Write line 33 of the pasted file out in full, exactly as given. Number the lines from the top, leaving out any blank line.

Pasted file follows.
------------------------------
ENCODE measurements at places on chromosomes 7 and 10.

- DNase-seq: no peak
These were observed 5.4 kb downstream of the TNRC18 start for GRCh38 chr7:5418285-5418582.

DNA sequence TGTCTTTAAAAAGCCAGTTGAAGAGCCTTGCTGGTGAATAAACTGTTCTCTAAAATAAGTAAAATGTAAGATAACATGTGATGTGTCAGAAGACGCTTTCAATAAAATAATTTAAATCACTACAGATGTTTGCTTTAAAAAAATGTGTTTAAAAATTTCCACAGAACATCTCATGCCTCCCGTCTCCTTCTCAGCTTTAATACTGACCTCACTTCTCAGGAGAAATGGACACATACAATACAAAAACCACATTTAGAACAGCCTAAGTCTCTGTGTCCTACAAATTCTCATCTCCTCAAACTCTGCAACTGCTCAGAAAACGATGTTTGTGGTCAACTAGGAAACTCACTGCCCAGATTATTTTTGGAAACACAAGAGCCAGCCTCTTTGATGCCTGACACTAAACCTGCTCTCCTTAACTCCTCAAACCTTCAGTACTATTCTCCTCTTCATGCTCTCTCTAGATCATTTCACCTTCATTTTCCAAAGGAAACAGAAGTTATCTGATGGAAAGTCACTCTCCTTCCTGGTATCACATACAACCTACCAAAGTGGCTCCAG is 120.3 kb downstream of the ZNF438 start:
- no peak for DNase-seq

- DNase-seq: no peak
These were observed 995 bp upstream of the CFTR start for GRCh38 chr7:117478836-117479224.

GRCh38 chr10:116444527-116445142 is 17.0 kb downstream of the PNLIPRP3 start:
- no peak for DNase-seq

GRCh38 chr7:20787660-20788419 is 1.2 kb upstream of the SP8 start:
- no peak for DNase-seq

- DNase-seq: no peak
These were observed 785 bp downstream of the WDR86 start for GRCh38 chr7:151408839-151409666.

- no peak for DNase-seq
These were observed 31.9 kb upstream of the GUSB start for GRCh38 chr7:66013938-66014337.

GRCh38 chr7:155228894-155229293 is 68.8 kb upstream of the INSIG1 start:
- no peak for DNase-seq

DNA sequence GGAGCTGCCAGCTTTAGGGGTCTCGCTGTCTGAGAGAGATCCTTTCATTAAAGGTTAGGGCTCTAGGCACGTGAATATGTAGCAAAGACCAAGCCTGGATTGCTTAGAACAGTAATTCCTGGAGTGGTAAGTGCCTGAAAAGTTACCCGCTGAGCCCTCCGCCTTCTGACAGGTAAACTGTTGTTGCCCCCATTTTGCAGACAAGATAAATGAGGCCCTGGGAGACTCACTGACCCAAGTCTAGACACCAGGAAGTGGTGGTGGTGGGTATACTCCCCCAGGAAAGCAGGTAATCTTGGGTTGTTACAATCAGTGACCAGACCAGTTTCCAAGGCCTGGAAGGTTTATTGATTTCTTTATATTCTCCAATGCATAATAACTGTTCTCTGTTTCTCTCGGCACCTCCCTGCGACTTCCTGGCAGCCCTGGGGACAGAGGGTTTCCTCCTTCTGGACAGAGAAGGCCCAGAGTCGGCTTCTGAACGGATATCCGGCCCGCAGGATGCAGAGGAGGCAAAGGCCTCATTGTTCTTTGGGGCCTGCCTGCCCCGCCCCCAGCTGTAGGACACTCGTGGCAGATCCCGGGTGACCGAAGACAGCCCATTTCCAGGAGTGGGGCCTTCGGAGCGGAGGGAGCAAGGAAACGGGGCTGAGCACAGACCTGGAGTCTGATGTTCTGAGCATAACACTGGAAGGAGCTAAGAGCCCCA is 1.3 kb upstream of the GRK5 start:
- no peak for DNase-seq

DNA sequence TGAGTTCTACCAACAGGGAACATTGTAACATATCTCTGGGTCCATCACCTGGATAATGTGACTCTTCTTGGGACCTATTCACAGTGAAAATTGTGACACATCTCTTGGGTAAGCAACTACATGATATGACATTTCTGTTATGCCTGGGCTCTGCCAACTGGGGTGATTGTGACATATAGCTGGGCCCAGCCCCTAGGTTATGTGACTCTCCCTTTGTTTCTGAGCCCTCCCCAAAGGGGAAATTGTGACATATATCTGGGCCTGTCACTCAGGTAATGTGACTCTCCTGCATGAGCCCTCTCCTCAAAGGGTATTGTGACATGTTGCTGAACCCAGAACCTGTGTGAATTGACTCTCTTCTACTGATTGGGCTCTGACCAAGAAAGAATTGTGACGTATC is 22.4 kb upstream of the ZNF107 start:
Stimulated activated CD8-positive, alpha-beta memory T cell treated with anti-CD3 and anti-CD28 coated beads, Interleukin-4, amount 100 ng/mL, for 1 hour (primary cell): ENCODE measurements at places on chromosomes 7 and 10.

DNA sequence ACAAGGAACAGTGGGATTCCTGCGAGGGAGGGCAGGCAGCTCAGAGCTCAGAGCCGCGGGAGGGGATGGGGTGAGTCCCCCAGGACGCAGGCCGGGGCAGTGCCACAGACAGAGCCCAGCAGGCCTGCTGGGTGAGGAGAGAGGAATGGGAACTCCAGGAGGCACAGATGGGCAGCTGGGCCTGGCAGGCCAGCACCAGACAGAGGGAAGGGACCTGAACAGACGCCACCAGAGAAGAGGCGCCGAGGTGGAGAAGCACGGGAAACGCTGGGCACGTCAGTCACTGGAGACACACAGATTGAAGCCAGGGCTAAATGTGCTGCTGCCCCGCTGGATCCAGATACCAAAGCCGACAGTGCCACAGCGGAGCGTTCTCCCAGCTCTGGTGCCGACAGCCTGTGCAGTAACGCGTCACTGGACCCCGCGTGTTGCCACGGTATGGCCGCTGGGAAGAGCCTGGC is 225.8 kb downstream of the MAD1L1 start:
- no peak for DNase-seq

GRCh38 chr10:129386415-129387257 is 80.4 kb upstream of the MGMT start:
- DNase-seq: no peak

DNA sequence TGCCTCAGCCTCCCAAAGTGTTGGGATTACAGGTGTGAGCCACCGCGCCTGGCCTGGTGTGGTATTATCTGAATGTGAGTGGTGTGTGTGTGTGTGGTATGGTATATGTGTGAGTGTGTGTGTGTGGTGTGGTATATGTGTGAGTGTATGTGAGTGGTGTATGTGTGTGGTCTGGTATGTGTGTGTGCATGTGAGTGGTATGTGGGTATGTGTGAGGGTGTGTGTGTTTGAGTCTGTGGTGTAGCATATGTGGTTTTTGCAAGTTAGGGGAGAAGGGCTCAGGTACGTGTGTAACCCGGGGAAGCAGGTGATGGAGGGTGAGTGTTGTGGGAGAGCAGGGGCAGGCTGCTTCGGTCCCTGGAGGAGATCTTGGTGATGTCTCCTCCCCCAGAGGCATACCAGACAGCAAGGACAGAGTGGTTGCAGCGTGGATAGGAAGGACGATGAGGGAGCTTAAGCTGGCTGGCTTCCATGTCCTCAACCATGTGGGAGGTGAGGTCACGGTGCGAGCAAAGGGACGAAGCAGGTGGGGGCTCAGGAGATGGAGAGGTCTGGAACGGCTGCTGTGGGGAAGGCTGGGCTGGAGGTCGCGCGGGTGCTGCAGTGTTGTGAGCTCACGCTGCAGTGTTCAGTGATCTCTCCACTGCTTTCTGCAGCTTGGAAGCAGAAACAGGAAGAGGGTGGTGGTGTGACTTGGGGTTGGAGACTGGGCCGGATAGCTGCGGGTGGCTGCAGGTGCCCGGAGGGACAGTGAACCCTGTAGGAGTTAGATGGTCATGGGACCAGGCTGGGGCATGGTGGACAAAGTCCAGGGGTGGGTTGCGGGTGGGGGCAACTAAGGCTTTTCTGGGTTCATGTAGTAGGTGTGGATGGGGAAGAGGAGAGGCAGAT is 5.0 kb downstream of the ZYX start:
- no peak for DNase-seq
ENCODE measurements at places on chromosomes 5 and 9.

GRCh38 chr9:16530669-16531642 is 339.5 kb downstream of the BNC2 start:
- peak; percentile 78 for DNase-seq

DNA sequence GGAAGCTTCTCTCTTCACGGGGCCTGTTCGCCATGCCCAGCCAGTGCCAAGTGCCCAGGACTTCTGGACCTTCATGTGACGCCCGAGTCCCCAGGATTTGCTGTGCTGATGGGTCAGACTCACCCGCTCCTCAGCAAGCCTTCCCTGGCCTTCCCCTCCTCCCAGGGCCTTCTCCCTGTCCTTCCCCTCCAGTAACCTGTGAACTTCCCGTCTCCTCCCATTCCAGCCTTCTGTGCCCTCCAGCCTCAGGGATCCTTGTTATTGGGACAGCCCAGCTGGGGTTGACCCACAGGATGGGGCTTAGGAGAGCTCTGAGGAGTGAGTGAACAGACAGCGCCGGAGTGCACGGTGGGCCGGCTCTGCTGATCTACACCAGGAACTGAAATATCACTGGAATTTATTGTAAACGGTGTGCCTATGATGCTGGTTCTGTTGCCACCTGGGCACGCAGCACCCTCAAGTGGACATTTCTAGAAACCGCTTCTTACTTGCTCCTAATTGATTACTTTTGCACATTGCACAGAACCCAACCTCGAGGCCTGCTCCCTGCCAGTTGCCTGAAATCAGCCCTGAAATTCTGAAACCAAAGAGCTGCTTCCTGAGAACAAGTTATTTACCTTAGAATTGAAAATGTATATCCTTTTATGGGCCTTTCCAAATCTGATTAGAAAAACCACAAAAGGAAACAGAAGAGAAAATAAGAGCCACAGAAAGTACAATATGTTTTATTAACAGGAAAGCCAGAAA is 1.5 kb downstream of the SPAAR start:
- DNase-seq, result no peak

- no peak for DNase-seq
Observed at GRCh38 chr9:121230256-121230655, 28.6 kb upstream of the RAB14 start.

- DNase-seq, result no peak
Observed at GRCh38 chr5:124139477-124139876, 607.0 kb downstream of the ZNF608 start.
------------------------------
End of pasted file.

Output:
- no peak for DNase-seq